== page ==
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Published on 9 February 2012

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Chronic heart failure: current and emerging therapies

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Stuart Russell, MBBS

Specialist Registrar

Wales Heart Research Institute
Cardiff, UK

Robert McArtney, BSc (Pharmacy), FRPharmS

Clinical Pharmacy Specialist

University Hospital of Wales

Cardiff, UK

Zaheer Yousef, BSc, MBBS, MD, FESC, FRCP

Consultant Cardiologist

University Hospital of Wales

Cardiff, UK

Chronic heart failure (CHF) is a complex syndrome that arises when insufficient oxygen and nutrients are circulated by the heart to meet the body’s physiological requirements.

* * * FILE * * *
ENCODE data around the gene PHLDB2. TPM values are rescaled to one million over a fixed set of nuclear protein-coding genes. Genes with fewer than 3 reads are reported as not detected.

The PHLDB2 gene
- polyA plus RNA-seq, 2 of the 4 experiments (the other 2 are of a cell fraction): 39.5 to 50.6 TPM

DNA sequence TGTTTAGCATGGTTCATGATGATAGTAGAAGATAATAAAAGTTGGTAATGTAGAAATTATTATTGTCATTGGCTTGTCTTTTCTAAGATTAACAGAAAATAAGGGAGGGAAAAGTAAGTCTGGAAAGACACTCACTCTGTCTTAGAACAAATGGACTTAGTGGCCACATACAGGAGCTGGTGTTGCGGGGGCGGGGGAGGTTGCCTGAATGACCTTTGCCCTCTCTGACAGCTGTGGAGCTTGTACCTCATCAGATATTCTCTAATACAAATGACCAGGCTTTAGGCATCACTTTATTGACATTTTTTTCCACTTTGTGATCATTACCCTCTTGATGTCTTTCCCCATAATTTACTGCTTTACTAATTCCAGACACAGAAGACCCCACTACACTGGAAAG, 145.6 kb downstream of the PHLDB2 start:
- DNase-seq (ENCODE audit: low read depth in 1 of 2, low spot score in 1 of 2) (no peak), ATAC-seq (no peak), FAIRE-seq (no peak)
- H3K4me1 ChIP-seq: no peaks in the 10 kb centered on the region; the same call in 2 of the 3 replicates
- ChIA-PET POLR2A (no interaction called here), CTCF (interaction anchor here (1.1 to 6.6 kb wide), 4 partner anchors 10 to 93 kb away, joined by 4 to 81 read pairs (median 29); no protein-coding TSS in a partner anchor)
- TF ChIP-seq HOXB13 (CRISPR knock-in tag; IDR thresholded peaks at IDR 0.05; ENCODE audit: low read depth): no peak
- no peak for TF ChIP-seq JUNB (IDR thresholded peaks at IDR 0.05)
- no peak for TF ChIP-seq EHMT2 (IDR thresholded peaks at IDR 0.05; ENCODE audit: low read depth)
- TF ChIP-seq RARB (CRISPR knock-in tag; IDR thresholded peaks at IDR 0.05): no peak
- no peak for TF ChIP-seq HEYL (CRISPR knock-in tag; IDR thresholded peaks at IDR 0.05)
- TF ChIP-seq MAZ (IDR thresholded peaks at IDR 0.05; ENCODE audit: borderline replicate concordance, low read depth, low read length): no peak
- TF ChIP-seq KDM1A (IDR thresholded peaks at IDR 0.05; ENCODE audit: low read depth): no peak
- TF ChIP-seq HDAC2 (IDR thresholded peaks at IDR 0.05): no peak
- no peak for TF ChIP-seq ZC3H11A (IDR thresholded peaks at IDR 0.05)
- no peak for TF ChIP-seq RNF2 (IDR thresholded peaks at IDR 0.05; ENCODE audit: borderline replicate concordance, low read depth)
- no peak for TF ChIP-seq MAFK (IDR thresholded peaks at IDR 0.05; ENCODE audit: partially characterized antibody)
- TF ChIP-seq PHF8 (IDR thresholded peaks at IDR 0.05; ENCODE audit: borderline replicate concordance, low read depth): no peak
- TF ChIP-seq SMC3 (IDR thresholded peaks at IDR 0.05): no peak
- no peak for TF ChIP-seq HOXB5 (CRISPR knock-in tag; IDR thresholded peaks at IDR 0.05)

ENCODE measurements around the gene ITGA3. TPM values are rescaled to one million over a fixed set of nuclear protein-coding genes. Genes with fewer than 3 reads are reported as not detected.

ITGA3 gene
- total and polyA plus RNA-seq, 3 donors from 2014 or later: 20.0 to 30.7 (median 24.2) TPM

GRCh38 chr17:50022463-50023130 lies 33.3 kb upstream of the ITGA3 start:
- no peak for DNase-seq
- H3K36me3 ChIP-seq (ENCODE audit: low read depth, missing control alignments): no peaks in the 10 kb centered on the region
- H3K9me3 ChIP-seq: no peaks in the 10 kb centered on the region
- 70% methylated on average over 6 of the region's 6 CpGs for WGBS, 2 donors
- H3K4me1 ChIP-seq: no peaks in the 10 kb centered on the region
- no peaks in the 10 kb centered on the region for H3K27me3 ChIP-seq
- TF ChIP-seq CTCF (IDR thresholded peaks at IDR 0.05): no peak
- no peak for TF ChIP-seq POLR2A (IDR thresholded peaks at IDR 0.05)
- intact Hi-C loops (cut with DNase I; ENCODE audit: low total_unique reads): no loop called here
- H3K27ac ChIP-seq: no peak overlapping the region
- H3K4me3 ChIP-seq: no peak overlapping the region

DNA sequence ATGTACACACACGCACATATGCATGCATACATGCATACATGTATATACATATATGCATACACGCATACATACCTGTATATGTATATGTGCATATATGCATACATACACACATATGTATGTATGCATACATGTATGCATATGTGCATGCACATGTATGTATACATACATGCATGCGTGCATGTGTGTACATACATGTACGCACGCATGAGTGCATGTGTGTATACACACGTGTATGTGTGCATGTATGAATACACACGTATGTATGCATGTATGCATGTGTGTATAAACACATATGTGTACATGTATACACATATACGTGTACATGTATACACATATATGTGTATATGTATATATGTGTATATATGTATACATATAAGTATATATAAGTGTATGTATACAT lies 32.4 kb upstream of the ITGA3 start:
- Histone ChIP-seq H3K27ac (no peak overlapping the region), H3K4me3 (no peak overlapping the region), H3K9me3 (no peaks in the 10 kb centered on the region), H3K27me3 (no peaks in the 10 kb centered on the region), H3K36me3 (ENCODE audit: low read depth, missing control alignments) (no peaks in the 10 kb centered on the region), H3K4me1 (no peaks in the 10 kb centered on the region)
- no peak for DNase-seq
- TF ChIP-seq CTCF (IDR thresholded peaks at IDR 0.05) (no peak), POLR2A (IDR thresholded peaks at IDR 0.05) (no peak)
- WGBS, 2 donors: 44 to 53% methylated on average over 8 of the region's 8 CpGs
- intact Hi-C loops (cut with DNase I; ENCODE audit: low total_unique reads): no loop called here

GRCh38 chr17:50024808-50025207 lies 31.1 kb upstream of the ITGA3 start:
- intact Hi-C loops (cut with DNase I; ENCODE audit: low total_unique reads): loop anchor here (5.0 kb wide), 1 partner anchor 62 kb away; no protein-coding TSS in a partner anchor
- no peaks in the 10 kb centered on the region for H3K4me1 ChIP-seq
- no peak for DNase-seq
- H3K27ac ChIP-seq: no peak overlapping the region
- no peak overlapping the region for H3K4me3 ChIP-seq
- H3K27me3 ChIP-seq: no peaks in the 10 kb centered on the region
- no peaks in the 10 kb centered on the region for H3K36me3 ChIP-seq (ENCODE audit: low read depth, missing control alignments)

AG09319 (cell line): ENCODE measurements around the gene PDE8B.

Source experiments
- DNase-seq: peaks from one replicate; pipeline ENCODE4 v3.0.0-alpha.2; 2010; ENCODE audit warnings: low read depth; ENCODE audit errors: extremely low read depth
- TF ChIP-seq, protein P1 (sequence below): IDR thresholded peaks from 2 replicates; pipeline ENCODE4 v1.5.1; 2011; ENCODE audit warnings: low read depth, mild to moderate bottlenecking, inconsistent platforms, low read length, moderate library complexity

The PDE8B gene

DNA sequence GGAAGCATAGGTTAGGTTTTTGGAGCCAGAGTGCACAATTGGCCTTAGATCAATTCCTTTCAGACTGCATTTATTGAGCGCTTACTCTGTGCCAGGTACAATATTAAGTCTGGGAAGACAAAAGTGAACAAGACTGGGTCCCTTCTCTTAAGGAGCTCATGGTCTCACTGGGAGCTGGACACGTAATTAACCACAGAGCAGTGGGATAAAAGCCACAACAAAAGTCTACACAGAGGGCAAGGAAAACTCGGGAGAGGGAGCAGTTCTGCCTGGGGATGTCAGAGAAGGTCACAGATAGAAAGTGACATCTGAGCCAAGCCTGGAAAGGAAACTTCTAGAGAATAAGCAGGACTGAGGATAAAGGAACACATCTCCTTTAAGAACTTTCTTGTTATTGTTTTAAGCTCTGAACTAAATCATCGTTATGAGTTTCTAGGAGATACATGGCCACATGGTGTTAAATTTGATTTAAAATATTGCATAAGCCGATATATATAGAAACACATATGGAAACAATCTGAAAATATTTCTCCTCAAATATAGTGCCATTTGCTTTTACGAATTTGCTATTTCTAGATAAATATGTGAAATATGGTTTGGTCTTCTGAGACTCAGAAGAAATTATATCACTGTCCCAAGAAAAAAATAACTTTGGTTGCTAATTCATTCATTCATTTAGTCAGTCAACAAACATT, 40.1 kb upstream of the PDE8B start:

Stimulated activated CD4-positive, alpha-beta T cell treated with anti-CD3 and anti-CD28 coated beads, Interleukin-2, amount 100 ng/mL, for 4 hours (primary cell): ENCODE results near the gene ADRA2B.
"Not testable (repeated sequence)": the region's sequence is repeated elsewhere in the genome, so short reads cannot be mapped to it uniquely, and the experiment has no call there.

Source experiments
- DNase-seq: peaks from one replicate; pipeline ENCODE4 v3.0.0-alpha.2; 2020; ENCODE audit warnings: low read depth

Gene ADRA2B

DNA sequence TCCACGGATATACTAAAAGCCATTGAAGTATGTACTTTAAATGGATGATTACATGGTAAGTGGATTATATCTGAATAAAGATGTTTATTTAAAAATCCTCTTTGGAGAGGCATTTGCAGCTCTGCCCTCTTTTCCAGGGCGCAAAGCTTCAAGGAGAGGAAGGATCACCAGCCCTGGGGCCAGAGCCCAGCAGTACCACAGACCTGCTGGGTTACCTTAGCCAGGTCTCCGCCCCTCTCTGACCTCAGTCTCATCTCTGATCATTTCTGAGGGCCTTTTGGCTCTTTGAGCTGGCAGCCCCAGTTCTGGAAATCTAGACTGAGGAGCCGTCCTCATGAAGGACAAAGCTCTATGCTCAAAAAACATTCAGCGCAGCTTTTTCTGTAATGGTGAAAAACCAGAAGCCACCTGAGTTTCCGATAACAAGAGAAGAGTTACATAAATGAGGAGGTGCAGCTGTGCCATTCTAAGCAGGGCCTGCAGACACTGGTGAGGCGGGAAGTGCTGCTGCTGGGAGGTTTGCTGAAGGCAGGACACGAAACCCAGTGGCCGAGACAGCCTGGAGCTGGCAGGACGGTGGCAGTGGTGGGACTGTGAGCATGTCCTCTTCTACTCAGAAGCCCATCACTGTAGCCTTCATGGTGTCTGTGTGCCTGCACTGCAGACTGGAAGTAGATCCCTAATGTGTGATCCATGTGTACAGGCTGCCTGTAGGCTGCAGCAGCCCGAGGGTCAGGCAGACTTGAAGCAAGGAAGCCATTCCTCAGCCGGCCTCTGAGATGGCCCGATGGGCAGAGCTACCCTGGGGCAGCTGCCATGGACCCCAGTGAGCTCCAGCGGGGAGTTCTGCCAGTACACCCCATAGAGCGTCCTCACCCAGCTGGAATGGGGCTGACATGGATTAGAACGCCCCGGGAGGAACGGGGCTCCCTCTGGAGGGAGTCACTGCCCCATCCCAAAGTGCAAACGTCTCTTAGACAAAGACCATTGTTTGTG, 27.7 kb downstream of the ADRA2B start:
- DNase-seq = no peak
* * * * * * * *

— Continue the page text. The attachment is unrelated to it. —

The predominant symptoms are breathlessness, limited exercise capacity and fatigue with clinical signs of fluid retention. The most frequent causes of CHF are ischaemic heart disease, hypertension, and valvular heart disease, while common causes for heart failure decompensation (triggers) include myocardial ischaemia, arrhythmia, infection and poor drug compliance.

Overall, the prevalence of heart failure is 2% of the adult population, but it increases exponentially with age and approaches 10–20% in the elderly (age >75 years).  This review will focus on: (1) established prognostic treatments for chronic heart failure with impaired left ventricular (LV) systolic function; (2) recently published clinical trials on chronic heart failure; and (3) emerging treatments for chronic heart failure.

Abbreviations

ARR



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